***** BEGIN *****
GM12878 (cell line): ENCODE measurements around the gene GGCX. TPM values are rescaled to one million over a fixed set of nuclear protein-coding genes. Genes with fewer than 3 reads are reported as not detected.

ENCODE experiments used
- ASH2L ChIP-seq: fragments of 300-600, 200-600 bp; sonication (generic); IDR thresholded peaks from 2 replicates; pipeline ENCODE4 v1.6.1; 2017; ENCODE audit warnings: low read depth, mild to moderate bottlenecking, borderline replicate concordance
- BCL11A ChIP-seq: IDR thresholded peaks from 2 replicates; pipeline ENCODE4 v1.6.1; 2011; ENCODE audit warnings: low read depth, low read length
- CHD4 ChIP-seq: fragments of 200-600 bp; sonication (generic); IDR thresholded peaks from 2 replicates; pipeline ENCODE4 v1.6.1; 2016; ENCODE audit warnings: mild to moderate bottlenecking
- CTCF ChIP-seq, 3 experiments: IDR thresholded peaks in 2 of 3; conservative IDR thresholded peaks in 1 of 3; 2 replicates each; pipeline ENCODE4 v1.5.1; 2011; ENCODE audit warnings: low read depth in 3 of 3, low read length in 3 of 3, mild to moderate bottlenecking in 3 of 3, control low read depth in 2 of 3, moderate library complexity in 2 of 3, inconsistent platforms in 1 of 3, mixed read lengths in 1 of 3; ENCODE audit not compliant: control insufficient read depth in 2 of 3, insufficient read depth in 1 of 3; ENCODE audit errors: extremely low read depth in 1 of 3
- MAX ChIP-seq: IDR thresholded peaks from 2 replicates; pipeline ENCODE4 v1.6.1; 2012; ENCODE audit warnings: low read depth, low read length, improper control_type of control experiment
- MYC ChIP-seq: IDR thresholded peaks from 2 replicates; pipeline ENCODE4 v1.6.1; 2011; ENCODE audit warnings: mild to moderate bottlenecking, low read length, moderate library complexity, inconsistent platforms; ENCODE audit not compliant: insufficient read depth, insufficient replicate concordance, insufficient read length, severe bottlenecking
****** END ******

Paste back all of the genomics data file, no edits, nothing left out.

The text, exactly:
GM12878 (cell line): ENCODE measurements around the gene GGCX. TPM values are rescaled to one million over a fixed set of nuclear protein-coding genes. Genes with fewer than 3 reads are reported as not detected.

ENCODE experiments used
- ASH2L ChIP-seq: fragments of 300-600, 200-600 bp; sonication (generic); IDR thresholded peaks from 2 replicates; pipeline ENCODE4 v1.6.1; 2017; ENCODE audit warnings: low read depth, mild to moderate bottlenecking, borderline replicate concordance
- BCL11A ChIP-seq: IDR thresholded peaks from 2 replicates; pipeline ENCODE4 v1.6.1; 2011; ENCODE audit warnings: low read depth, low read length
- CHD4 ChIP-seq: fragments of 200-600 bp; sonication (generic); IDR thresholded peaks from 2 replicates; pipeline ENCODE4 v1.6.1; 2016; ENCODE audit warnings: mild to moderate bottlenecking
- CTCF ChIP-seq, 3 experiments: IDR thresholded peaks in 2 of 3; conservative IDR thresholded peaks in 1 of 3; 2 replicates each; pipeline ENCODE4 v1.5.1; 2011; ENCODE audit warnings: low read depth in 3 of 3, low read length in 3 of 3, mild to moderate bottlenecking in 3 of 3, control low read depth in 2 of 3, moderate library complexity in 2 of 3, inconsistent platforms in 1 of 3, mixed read lengths in 1 of 3; ENCODE audit not compliant: control insufficient read depth in 2 of 3, insufficient read depth in 1 of 3; ENCODE audit errors: extremely low read depth in 1 of 3
- MAX ChIP-seq: IDR thresholded peaks from 2 replicates; pipeline ENCODE4 v1.6.1; 2012; ENCODE audit warnings: low read depth, low read length, improper control_type of control experiment
- MYC ChIP-seq: IDR thresholded peaks from 2 replicates; pipeline ENCODE4 v1.6.1; 2011; ENCODE audit warnings: mild to moderate bottlenecking, low read length, moderate library complexity, inconsistent platforms; ENCODE audit not compliant: insufficient read depth, insufficient replicate concordance, insufficient read length, severe bottlenecking